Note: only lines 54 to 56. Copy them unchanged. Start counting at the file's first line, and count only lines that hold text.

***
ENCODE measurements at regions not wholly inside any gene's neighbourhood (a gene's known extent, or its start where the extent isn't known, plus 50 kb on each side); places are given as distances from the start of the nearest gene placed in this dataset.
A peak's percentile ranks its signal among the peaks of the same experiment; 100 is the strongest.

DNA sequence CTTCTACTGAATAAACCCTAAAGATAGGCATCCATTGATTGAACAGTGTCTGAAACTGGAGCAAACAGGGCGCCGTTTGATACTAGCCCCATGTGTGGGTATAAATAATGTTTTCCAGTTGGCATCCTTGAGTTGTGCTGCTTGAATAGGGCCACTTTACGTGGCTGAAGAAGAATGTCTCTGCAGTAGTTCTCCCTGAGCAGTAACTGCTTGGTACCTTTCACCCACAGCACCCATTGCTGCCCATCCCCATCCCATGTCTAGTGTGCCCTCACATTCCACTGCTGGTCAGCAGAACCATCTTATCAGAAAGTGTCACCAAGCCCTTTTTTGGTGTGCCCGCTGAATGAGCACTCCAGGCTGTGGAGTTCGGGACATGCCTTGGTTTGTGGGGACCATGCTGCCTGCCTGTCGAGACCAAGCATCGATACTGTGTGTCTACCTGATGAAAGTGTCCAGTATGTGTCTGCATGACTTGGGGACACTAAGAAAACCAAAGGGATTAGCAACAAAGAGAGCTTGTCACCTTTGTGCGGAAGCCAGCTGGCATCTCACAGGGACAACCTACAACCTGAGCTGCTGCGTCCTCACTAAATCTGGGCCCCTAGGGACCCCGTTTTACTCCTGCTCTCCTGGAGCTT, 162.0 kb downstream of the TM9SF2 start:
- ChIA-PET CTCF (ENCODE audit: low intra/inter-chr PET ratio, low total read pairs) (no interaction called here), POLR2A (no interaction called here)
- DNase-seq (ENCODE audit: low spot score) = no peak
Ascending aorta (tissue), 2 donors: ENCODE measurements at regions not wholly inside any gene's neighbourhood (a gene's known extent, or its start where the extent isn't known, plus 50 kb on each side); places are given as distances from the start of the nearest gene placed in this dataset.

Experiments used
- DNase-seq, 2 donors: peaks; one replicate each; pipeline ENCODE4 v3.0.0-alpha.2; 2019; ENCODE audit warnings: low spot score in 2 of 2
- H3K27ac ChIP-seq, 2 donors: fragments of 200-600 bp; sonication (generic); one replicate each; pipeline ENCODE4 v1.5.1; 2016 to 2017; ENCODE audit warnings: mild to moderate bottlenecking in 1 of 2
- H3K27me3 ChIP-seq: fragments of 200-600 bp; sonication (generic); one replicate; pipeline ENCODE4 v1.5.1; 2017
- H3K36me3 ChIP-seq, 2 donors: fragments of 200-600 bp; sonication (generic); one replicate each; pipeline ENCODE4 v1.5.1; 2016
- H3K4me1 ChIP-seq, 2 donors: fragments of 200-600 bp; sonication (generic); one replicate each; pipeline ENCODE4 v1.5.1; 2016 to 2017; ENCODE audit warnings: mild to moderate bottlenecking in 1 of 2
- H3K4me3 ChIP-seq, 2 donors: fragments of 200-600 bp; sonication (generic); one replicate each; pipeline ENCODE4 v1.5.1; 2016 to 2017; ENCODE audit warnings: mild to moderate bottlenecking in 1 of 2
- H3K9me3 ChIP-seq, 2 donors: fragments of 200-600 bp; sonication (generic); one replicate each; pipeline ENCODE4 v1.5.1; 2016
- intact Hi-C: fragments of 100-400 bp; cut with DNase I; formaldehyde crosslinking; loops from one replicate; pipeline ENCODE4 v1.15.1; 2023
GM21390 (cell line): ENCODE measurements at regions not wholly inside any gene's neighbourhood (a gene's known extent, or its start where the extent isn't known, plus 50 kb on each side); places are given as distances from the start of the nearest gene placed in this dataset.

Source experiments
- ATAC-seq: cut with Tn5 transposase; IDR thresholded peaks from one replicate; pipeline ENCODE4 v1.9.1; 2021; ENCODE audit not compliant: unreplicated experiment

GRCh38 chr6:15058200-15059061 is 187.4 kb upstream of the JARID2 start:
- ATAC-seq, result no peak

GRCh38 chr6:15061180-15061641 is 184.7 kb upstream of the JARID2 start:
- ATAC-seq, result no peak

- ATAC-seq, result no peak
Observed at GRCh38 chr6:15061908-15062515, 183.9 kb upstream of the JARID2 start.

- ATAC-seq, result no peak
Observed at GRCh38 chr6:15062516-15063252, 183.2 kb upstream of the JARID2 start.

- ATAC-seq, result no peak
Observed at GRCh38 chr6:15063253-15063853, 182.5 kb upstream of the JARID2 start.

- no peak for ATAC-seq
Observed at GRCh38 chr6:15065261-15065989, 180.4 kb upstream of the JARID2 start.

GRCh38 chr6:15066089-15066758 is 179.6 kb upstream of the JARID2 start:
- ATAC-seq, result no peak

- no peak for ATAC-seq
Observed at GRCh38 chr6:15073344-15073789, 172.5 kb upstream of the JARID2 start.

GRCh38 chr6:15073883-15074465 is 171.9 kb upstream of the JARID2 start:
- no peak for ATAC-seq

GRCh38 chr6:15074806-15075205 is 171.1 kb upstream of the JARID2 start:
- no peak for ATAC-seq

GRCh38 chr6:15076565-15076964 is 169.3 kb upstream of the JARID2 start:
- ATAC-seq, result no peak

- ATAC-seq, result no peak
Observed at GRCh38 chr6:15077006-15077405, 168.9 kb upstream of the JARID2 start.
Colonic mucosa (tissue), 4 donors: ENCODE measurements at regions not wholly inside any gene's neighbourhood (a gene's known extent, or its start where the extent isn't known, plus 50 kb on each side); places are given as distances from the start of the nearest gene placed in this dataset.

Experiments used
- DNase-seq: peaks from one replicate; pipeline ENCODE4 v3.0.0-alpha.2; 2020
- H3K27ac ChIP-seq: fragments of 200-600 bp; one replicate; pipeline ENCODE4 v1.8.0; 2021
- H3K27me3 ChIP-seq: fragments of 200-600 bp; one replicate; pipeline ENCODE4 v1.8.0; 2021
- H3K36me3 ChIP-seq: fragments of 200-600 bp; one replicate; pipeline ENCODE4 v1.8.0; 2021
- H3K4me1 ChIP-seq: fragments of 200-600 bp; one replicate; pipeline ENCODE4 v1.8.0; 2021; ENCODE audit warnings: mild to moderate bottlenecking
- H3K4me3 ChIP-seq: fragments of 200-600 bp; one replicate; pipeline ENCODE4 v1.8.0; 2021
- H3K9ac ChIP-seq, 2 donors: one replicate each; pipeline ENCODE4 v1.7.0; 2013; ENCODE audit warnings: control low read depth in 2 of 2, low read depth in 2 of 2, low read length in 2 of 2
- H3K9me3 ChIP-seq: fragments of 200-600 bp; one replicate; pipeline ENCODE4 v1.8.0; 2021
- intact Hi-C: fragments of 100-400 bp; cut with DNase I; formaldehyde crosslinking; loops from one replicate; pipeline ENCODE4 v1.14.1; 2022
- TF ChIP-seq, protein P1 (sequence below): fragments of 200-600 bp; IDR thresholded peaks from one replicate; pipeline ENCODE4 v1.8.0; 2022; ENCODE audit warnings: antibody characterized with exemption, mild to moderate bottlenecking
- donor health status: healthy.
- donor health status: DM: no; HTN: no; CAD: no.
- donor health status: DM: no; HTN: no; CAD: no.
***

- TF ChIP-seq, protein P1 (sequence below): fragments of 200-600 bp; IDR thresholded peaks from one replicate; pipeline ENCODE4 v1.8.0; 2022; ENCODE audit warnings: antibody characterized with exemption, mild to moderate bottlenecking
- donor health status: healthy.
- donor health status: DM: no; HTN: no; CAD: no.